Bay Ridge parks see wave of investment for second consecutive year

Russell Pederson Playground near Fort Hamilton High School received more than $5 million in funding in the latest budget negotiation.
NYC Parks

A pair of popular Bay Ridge parks will see a wave of investment in the upcoming budget year with more than $9 million allocated to revamp the area greenspaces that have seen decades of neglect. 

“Many of our local playgrounds haven’t been updated in 30 years,” said Bay Ridge Councilman Justin Brannan, who helped allocate the funding.

This year’s budget includes $5.4 million for a redesign of Russell Pederson Playground near Fort Hamilton High School, and another $4 million for the construction of four new basketball courts and bleachers at nearby Owl’s Head Park, the freshman councilman announced.

This is the second consecutive year Brannan has helped secure funds to revamp his hometown greenspaces — a feat more important than ever, he said, as local parks serve as an outlet for cooped-up Brooklynites during the ongoing pandemic, and city agencies like the Parks Department face severe budget cuts.

“As a kid growing up in an apartment building, the park was my backyard. I spent so much time in Shore Road Park as a kid, I probably should have started paying rent,” the councilman said. “And now, with our parks and playgrounds more popular than ever before, I’ve made it my business to make sure that all of these precious open greenspaces and play areas finally get the love and attention they so desperately need and deserve.”

The head of the Brooklyn bureau of the city’s Parks Department also lauded the good news, and boasted the heightened importance of funding for local greenspaces.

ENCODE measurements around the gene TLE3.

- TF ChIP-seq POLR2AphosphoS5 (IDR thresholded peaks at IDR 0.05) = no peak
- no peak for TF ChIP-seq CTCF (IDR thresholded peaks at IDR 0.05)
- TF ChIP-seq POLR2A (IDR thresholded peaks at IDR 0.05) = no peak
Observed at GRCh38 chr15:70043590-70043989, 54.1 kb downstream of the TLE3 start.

“Despite these unprecedented times, we remain as committed as ever to bring world-class parks and amenities to Brooklyn,” Brooklyn Parks Commissioner Marty Maher told Brooklyn Paper, adding that, thanks to local elected officials, community members and the agency’s capital team, Parks has completed projects “from Brownsville to Canarsie” in recent months — with several notable renovations entering the final stages of the capital process.

“We have also re-imagined our community outreach as a part of the capital design process and recently launched online community input sessions — responsive to the need for social distancing during the current COVID-19 pandemic,” Maher said, noting that recent virtual community input sessions for parks in Brannan’s district helped compile crucial feedback.

On Oct. 8, locals weighed in on the redesign of Owl’s Head Park, John J. Carty Park and Vinland Playground — all of which will see a collective $13.5 million poured int them as part of last year’s budget negotiation.

“We are pleased to share that the recent community input sessions were a success!” Maher told Brooklyn Paper. “They were well attended events thanks in part to the outreach done by our local elected officials, community boards, and park stewards. Their involvement coupled with our new virtual platform helped us reach the broader community and gather diverse and meaningful feedback.”

Parks will work with community boards to review and finalize designs over the next year, Maher said.